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Cult movie legend Lynn Lowry brings the shivers to Nashville




In 1970, low-budget film director David E. Durston was screening the first rushes of his rabid Satanist hippie gorefest I Drink Your Blood for producer Jerry Gross. He was hoping that Gross wouldn't notice a slight addition to the film. The script called for a gang of six hippies, and there were seven on the screen, including a young woman whose angelic looks and long straight hair were impossible to miss. Gross yelled out in the middle of the screening, "Who's that girl? She's incredible!"

He wouldn't be the last cinema watcher to ask that question and make that conclusion. While Lynn Lowry's initial career in movies was limited to only eight feature films released between 1970 and 1982, her striking looks and her ability to project charming innocence in depraved surroundings made her a cult movie legend. Nashvillians will be able to meet that legend in person this weekend as Lowry makes special appearances at Logue's Black Raven Emporium and at the Nashville Comic and Horror Festival.

Lowry's surprise appearance in I Drink Your Blood — her first released feature film role after starring in Troma co-founder Lloyd Kaufman's early feature Battle of Love's Return — was the result of her appearing late for the audition. "They were actually packing everything up getting ready to leave" Lowry told the Scene in a telephone interview. "I walked in and [director Durston] said 'Oh my God. I've just cast all the parts in this film, but you're absolutely gorgeous. I have to have you in this movie. He said he'd call me in two days. I never expected to hear from him."

Loosely inspired by the Manson murders and rushed into production while that trial was still taking place in 1970, I Drink Your Blood tells the story of a pack of would-be hippie Satanists who terrorize the inhabitants of a small town. Their carousing comes to a halt when an enterprising young boy feeds them meat pies laced with the blood of a rabid dog. Alas, the hippies spread the contagion to a nearby crew of construction workers, resulting in a violent zombie-like foaming-at-the-mouth mob and an apocalyptic spew of viscera.

I Drink Your Blood gained particular notoriety as the first film to receive an "X" rating for violence from the newly established MPAA ratings board. For release, it was paired with a retitled 6-year-old horror film for what may be the best-named double feature in the history of American cinema — I Drink Your Blood & I Eat Your Skin.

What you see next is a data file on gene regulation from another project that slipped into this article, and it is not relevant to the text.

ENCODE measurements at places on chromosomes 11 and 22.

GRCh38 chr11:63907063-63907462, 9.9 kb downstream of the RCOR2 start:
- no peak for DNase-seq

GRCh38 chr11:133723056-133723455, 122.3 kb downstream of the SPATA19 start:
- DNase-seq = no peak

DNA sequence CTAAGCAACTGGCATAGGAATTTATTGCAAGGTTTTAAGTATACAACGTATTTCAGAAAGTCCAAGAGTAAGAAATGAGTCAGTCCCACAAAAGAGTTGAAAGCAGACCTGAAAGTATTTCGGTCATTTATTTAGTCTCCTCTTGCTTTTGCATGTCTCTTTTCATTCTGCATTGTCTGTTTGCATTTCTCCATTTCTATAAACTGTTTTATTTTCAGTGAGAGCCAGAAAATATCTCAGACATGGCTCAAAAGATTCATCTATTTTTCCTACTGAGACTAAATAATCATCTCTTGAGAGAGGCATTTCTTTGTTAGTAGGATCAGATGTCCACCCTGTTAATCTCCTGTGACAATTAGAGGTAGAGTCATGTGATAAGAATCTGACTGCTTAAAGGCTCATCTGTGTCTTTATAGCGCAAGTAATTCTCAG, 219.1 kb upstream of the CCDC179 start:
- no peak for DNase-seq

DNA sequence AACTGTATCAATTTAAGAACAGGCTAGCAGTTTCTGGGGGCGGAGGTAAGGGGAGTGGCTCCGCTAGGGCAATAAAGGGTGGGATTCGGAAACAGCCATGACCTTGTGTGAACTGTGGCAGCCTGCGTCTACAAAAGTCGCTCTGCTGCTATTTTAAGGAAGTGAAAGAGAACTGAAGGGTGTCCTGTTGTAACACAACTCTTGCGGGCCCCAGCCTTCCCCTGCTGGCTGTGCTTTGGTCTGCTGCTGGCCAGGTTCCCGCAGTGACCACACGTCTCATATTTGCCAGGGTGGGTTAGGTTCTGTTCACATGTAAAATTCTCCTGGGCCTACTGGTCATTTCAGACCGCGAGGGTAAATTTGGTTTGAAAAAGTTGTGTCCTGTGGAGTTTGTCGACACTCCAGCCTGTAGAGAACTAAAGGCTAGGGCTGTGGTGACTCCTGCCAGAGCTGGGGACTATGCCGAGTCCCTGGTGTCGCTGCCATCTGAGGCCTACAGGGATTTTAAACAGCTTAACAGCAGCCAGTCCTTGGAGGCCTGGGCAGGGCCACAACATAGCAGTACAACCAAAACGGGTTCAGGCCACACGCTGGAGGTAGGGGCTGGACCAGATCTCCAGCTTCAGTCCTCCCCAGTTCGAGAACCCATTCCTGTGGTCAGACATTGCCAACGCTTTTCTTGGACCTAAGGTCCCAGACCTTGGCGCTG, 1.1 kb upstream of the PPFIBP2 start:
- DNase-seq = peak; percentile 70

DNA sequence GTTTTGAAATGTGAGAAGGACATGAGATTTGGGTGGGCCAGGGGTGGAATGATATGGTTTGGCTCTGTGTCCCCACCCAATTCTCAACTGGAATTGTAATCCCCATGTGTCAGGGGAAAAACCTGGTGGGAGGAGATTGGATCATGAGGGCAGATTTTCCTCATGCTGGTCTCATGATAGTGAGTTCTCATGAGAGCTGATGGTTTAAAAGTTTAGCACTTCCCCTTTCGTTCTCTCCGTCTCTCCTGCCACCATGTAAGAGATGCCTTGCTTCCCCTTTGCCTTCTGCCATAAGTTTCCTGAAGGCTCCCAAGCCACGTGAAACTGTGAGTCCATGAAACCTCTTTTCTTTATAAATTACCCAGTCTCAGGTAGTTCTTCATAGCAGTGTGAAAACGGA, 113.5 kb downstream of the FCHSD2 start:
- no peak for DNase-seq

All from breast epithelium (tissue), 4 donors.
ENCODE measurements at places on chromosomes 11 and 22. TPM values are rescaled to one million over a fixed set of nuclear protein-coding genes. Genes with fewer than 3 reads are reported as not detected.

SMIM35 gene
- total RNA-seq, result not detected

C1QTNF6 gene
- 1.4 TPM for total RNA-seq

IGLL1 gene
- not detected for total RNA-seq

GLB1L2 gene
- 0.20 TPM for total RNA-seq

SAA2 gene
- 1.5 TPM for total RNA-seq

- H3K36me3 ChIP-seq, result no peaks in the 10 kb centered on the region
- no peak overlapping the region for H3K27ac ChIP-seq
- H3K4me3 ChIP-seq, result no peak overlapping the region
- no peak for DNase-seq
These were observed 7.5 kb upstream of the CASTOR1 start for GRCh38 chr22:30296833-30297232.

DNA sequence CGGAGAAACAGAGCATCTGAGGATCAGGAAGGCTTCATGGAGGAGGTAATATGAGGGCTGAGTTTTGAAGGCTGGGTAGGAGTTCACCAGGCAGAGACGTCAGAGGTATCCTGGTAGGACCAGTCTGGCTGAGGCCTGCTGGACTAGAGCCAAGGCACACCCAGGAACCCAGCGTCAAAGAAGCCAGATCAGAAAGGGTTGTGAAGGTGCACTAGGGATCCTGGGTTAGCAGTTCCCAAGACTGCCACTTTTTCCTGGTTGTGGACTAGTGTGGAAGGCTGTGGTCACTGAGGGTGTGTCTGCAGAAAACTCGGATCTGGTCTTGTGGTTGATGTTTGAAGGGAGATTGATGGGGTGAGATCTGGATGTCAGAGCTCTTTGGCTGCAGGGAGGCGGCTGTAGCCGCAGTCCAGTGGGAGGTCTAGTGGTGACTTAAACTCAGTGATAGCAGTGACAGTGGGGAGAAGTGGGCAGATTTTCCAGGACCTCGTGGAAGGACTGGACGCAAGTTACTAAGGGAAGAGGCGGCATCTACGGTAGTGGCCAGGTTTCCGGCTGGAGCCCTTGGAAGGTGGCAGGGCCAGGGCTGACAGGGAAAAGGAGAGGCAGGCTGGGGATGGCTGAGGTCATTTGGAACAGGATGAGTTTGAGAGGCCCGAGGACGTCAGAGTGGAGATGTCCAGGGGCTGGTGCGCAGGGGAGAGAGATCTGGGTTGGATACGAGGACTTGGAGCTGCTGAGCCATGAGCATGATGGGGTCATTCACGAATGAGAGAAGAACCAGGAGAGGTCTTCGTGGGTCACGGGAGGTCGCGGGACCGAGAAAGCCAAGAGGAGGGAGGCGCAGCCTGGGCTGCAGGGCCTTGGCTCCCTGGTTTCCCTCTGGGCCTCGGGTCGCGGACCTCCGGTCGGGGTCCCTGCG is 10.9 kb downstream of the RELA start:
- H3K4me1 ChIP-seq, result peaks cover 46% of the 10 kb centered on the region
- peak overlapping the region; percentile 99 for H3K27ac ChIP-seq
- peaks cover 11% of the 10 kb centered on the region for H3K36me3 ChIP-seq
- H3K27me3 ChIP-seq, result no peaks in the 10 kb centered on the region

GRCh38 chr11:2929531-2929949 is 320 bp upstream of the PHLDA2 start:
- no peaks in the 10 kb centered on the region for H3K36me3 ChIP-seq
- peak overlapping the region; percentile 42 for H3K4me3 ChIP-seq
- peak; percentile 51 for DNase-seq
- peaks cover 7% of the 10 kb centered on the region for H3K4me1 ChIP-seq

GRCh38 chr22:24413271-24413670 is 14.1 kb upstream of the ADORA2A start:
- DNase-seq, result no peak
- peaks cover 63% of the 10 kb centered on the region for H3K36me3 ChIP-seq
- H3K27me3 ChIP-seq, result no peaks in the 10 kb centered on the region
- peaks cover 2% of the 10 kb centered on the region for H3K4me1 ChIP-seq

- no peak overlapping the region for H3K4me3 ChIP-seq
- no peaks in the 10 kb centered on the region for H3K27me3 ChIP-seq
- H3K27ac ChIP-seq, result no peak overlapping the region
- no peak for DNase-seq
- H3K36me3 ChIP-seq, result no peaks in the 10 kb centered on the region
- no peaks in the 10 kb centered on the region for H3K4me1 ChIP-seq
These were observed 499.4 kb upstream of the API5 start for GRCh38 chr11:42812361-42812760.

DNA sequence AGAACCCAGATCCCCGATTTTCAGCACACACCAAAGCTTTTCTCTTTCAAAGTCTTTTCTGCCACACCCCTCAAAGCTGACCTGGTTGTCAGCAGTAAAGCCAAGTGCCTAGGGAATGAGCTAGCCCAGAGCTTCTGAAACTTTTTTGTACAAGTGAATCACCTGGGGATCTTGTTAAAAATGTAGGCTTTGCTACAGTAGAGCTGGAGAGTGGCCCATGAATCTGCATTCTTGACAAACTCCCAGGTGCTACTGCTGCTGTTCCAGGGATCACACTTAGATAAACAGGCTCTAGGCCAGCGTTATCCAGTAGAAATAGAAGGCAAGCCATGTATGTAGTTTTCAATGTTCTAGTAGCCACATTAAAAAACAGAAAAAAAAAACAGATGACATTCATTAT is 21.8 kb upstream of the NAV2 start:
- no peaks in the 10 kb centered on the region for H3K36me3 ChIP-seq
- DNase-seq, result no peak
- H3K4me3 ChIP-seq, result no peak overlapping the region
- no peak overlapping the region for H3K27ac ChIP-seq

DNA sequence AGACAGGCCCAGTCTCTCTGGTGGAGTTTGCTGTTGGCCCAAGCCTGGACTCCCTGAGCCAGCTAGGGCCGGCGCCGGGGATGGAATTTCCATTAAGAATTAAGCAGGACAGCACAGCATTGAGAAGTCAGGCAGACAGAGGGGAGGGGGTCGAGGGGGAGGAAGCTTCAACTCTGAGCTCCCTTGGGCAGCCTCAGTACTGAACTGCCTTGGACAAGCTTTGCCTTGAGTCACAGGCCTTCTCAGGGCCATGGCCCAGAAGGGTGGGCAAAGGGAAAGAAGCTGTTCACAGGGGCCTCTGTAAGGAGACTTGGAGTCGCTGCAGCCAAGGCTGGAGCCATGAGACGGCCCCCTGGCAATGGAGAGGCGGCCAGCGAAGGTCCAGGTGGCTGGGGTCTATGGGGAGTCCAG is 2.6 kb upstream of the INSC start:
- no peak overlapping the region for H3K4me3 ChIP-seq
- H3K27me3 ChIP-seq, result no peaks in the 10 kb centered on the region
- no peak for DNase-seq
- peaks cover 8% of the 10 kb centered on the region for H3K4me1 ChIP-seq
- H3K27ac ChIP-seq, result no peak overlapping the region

With all the roles cast, Durston snuck Lowry into the cast as a mute character so no additional lines would have to be written. But producer Gross' first impression led to more screen time for her. "That's how the electric knife scene came about," Lowry says. "It was added at the last minute."

She refers to the one genuine creepy scene in an otherwise over-the-top campfest of a movie, in which she calmly slices off a woman's hand with an electric carving knife. "I didn't play to the horror at all," Lowry says. "She's so vacant and innocent, that's how I played it — 'What is the knife? And what will it do?' It's that in comparison to the blood and horror that makes that scene so uncomfortable."

Lowry continued to appear in low-budget features throughout the '70s, building a resume that reads like a who's who of classic cult movie directors. Her credits include George Romero's The Crazies (1973), Radley Metzger's Score (1974), David Cronenberg's Shivers (1975), and Jonathan Demme's Fighting Mad (1976), as well as a small but memorable part in Paul Schrader's 1982 remake of Cat People.

"I never thought anyone would see these movies," Lowry says. "I thought they were just low-budget films that might give me some camera time and lead to something more substantial and mainstream. For instance, I had no idea how unique David Cronenberg's film was at the time. I can see now that he was headed for bigger things, but at the time I didn't know that."

After leaving film behind in the early 1980s, Lowry continued to work in theater and built a successful career as a jazz singer in L.A. She also founded a massage therapy business that she continues to run. Her rediscovery by exploitation film fans revived her film career, and since 2005, she's appeared in more than a dozen horror films (including a cameo role in the 2010 remake of The Crazies) and has become a regular on the horror film convention circuit. "It's a lot of fun to have a second go-around," Lowry says.

Lynn Lowry will appear at the Cult Fiction Underground at Logue's Black Raven Emporium, 2913 Gallatin Road on Friday, Oct. 5 to sign autographs and introduce two showings of I Drink Your Blood at 8 and 10 p.m. Tickets are $10 and available from Logue's in advance. She will also appear at the Nashville Comic and Horror Festival Oct. 6-7 at the Tennessee State Fairgrounds.


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